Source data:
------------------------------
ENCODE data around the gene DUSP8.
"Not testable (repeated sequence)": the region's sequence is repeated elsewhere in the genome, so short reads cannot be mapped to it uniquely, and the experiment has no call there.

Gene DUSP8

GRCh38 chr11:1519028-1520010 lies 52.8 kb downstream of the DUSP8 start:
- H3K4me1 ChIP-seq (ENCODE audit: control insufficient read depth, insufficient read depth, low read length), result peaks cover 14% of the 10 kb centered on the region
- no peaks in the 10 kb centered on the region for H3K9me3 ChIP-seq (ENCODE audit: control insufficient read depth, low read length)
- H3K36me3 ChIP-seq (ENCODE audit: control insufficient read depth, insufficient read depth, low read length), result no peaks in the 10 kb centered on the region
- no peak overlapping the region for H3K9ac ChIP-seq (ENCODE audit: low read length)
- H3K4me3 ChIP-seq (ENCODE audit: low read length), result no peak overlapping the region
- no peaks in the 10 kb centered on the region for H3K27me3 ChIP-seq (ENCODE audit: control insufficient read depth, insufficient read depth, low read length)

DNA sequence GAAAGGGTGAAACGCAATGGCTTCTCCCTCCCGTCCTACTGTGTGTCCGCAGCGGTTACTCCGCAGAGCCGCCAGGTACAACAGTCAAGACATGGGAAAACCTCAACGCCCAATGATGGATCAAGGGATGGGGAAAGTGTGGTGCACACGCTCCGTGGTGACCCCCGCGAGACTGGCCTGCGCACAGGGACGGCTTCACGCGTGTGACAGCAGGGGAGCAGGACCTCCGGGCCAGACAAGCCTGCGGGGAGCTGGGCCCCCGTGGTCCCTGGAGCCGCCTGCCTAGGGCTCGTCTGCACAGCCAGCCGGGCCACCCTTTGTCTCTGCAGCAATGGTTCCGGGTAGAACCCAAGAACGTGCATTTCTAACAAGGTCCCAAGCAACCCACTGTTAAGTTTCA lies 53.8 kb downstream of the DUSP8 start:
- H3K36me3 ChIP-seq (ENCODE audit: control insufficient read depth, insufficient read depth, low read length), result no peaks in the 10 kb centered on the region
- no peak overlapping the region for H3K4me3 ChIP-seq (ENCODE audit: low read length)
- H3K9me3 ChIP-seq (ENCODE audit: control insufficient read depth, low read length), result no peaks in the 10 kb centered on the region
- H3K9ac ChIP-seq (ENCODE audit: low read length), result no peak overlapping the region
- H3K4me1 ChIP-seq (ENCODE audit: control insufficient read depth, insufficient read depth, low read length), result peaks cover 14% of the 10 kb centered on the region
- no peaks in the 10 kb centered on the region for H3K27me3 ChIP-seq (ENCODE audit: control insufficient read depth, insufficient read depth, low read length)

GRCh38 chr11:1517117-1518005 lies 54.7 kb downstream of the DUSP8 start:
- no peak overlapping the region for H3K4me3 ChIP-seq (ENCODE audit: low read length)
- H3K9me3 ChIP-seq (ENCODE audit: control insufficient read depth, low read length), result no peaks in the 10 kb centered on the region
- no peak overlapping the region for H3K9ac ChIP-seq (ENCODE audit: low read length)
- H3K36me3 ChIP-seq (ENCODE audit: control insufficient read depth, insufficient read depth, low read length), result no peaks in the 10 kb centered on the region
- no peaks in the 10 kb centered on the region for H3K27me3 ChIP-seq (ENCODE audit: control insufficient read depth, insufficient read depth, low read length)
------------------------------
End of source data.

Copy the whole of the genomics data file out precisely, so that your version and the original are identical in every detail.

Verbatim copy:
ENCODE data around the gene DUSP8.
"Not testable (repeated sequence)": the region's sequence is repeated elsewhere in the genome, so short reads cannot be mapped to it uniquely, and the experiment has no call there.

Gene DUSP8

GRCh38 chr11:1519028-1520010 lies 52.8 kb downstream of the DUSP8 start:
- H3K4me1 ChIP-seq (ENCODE audit: control insufficient read depth, insufficient read depth, low read length), result peaks cover 14% of the 10 kb centered on the region
- no peaks in the 10 kb centered on the region for H3K9me3 ChIP-seq (ENCODE audit: control insufficient read depth, low read length)
- H3K36me3 ChIP-seq (ENCODE audit: control insufficient read depth, insufficient read depth, low read length), result no peaks in the 10 kb centered on the region
- no peak overlapping the region for H3K9ac ChIP-seq (ENCODE audit: low read length)
- H3K4me3 ChIP-seq (ENCODE audit: low read length), result no peak overlapping the region
- no peaks in the 10 kb centered on the region for H3K27me3 ChIP-seq (ENCODE audit: control insufficient read depth, insufficient read depth, low read length)

DNA sequence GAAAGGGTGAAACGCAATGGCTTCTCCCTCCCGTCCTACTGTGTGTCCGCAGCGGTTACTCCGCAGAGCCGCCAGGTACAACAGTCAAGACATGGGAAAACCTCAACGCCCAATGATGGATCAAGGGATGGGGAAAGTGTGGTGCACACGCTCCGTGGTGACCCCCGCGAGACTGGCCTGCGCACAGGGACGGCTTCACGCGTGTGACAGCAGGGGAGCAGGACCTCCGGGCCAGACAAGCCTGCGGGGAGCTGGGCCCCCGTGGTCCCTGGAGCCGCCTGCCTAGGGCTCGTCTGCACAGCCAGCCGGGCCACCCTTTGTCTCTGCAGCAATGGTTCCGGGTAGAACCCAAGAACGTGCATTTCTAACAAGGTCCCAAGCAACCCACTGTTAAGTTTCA lies 53.8 kb downstream of the DUSP8 start:
- H3K36me3 ChIP-seq (ENCODE audit: control insufficient read depth, insufficient read depth, low read length), result no peaks in the 10 kb centered on the region
- no peak overlapping the region for H3K4me3 ChIP-seq (ENCODE audit: low read length)
- H3K9me3 ChIP-seq (ENCODE audit: control insufficient read depth, low read length), result no peaks in the 10 kb centered on the region
- H3K9ac ChIP-seq (ENCODE audit: low read length), result no peak overlapping the region
- H3K4me1 ChIP-seq (ENCODE audit: control insufficient read depth, insufficient read depth, low read length), result peaks cover 14% of the 10 kb centered on the region
- no peaks in the 10 kb centered on the region for H3K27me3 ChIP-seq (ENCODE audit: control insufficient read depth, insufficient read depth, low read length)

GRCh38 chr11:1517117-1518005 lies 54.7 kb downstream of the DUSP8 start:
- no peak overlapping the region for H3K4me3 ChIP-seq (ENCODE audit: low read length)
- H3K9me3 ChIP-seq (ENCODE audit: control insufficient read depth, low read length), result no peaks in the 10 kb centered on the region
- no peak overlapping the region for H3K9ac ChIP-seq (ENCODE audit: low read length)
- H3K36me3 ChIP-seq (ENCODE audit: control insufficient read depth, insufficient read depth, low read length), result no peaks in the 10 kb centered on the region
- no peaks in the 10 kb centered on the region for H3K27me3 ChIP-seq (ENCODE audit: control insufficient read depth, insufficient read depth, low read length)